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Pride should not be a soapbox for activists

Activists are rarely reasonable when told to take a hike, writes Adam Goldenberg


 

Adam Goldenberg is a Kirby-Simon Human Rights Fellow at Yale Law
School. He was chief speechwriter to Michael Ignatieff and a senior
aide in the McGuinty government.

Every summer, as Toronto Pride approaches, Queers Against Israeli
Apartheid (QuAIA) makes its customary cameo in the headlines. Theirs
is an important public service; without their yearly effort to rain on
the parade, Pride might end up utterly without controversy—and then
where would we be? Nothing, not even Rob Ford’s Canada Day cottaging,
creates quite the kerfuffle that QuAIA does.

QuAIA has a problem with Israel. Israel’s supporters have a problem
with QuAIA. And the people who plan Pride? They just have a problem.
Exclude QuAIA, and they get tagged for censorship. Include them, and
they are politicizing a parade.

Both are bogus. Pride is supposed to be political, it always has been.
And it has never been a venue for unlimited free speech; if the
being-gay-is-a-choice crowd were to lobby for a parade spot, one
suspects that they would not succeed.

But nuance never works well on a flyer, and activists are rarely
reasonable when told to take a hike. And so here we go again, a mess
of queer tempers, stuck in the middle with Jews.

The problem with QuAIA is not that they are political—though they
are—or that their message is ignorant, offensive, and wrong—though, in
my view, it is. The problem is that their presence at Pride has
nothing to do with, well, pride. That alone should be grounds for
exclusion.

On the Sunday of the parade, every other participant will be marching
in support of the LGBT community. Police and firefighters, soldiers
and teachers, friends and allies, gay bars and TV stars, all will be
singing the same tune—except QuAIA. Their placards may preach
“solidarity with Palestinian queers,” but that message is, at best,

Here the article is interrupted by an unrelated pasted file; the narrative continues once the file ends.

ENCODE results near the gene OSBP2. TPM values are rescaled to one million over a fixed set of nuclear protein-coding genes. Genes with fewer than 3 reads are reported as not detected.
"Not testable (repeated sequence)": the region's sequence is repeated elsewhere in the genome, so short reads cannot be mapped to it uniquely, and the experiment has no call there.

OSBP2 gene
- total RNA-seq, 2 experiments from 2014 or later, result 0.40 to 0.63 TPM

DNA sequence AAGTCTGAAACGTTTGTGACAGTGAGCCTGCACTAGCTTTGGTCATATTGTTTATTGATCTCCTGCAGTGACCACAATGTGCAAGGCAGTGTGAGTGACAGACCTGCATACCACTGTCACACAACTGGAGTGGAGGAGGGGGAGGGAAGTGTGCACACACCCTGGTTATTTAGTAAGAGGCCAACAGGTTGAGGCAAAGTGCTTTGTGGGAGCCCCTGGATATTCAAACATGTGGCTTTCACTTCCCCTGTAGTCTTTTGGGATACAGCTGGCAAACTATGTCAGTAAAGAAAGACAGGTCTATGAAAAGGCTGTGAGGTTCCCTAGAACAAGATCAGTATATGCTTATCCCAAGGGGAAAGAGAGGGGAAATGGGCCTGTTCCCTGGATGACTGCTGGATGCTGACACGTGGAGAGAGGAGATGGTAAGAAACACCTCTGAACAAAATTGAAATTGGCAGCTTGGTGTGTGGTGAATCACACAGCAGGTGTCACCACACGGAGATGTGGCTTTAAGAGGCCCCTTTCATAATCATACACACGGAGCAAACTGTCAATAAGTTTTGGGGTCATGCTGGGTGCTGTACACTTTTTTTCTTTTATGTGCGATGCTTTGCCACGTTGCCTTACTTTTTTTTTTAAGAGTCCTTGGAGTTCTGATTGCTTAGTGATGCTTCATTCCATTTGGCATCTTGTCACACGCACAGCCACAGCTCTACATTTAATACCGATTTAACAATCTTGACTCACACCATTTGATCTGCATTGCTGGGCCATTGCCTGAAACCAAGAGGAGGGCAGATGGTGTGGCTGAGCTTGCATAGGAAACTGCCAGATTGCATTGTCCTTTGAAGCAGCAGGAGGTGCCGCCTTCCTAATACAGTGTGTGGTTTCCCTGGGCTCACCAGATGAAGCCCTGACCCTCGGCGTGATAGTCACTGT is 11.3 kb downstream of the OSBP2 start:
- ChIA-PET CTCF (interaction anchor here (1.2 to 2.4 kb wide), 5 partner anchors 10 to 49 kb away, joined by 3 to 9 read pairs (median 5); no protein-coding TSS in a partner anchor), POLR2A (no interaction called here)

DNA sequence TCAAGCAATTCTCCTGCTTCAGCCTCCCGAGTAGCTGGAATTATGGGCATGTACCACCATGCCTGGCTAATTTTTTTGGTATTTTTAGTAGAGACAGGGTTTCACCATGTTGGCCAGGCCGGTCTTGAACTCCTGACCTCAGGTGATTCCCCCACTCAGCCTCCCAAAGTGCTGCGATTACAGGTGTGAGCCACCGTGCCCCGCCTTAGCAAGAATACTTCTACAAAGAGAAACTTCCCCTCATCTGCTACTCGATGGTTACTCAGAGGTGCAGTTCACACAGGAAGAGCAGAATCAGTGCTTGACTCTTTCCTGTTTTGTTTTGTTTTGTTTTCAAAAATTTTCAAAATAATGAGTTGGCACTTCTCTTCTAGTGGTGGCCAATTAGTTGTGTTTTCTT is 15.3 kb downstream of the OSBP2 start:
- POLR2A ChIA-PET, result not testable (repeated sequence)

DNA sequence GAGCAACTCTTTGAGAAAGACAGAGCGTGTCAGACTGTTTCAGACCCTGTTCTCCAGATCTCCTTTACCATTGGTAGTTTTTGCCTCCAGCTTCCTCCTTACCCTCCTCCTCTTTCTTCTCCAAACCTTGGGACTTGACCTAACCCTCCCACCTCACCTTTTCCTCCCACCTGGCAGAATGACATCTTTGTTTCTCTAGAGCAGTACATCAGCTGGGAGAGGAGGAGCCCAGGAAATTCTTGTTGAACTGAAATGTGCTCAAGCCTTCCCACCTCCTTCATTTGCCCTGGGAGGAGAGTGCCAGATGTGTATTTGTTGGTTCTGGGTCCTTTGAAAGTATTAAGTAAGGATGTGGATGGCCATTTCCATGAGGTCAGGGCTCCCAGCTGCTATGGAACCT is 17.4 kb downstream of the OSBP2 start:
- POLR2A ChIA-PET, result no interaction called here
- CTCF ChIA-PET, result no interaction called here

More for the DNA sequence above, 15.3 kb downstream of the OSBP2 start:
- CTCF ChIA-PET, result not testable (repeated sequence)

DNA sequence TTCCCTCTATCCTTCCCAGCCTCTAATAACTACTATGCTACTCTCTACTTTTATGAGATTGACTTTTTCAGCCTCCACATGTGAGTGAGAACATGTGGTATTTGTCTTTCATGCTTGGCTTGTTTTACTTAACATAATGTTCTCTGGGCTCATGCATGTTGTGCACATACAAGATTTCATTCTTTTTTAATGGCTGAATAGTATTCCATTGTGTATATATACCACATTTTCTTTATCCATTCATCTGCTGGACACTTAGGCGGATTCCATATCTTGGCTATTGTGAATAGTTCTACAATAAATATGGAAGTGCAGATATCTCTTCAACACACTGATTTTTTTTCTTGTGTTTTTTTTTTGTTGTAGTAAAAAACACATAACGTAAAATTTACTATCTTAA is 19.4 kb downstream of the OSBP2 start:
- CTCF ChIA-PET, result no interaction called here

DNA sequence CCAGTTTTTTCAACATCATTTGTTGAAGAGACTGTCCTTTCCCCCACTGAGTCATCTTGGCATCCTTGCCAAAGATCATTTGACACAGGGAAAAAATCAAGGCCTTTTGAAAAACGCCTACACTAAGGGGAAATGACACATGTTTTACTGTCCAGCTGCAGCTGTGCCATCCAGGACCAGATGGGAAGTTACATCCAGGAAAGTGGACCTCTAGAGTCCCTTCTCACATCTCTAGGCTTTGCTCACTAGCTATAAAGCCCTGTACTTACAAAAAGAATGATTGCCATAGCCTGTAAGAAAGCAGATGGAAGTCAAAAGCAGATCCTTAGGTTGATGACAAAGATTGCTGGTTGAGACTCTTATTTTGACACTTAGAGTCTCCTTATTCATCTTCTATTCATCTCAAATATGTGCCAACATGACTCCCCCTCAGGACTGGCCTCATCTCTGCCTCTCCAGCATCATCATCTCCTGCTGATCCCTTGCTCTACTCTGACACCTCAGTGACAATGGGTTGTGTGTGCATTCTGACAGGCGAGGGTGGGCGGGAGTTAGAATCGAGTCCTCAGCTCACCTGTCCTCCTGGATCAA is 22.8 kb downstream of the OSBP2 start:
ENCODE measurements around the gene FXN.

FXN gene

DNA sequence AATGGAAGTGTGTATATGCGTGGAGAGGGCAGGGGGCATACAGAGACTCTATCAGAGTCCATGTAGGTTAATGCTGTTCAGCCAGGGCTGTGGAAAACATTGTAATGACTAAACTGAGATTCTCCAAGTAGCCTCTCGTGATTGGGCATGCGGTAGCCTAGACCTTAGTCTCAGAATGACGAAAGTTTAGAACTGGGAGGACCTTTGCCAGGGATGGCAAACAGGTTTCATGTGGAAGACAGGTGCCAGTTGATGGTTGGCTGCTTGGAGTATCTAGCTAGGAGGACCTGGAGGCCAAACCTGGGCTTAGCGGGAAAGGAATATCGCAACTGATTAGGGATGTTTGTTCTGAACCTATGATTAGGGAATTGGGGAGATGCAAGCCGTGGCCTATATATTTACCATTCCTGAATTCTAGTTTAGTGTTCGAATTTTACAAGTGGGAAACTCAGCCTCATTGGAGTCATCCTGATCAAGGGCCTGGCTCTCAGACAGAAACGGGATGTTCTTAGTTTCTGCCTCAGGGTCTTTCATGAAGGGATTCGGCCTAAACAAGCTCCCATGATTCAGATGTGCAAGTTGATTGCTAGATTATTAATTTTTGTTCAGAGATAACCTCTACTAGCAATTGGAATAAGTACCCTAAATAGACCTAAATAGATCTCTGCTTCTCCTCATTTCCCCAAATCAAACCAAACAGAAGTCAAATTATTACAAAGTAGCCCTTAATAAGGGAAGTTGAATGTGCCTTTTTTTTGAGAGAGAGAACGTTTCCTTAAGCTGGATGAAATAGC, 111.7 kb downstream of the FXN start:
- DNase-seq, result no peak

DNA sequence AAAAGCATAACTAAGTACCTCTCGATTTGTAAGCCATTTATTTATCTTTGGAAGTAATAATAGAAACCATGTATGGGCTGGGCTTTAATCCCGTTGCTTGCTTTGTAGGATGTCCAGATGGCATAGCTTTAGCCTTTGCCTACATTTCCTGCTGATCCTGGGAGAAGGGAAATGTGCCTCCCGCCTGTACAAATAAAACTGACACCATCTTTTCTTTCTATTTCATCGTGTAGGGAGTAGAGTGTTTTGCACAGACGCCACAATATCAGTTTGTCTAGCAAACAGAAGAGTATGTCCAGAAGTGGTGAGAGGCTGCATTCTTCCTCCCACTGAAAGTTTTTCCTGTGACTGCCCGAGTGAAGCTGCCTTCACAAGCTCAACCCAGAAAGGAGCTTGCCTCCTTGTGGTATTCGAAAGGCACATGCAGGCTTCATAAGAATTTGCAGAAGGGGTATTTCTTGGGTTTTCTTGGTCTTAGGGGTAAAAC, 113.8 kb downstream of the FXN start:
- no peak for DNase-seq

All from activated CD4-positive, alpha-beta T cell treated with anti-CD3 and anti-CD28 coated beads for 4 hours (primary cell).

peripheral; to QuAIA, the Palestinian part matters most. After all,
when we are talking about the oppression of LGBT people in the Middle
East, Israel is hardly a villain.

Yes, plenty of parade-goers will be pushing partisan agendas. But
there is a critical difference between a political party’s
parading—“vote Liberal because we love gays!”—and QuAIA’s—“Israel is
an illegitimate Apartheid state! And, uh, we love gays!” The
difference is one of emphasis; if QuAIA were to rebrand itself as
Palestinian Queers for Gay Rights, say, or Arab LGBT Pride, its
participation would not be an issue.

If QuAIA can march for the rights of queer Palestinians, would a group
called Queers for Life be invited to march for the rights of the queer
unborn? They may not volunteer for the Pride organizing committee, but
plenty of LGBT people oppose abortion. And while many Canadians would
question whether a fetus has the same rights as a refugee, who are we
to judge? The claim that Israel is guilty of Apartheid, a crime
against humanity, is no less controversial.

What about Queer Students for Catholic Schools? Will they be permitted
to promote their right to a publicly funded religious education, as
enshrined in Section 93 of our Constitution? This spring, as Queen’s
Park debated the McGuinty government’s anti-bullying bill, some LGBT
opponents of separate schools tried to co-opt the campaign for
gay-straight alliances (GSAs) to call for a single public system.
Students wanted GSAs in their Catholic schools. Activists wanted to
get rid of their schools altogether. Would the bishops’ gay backers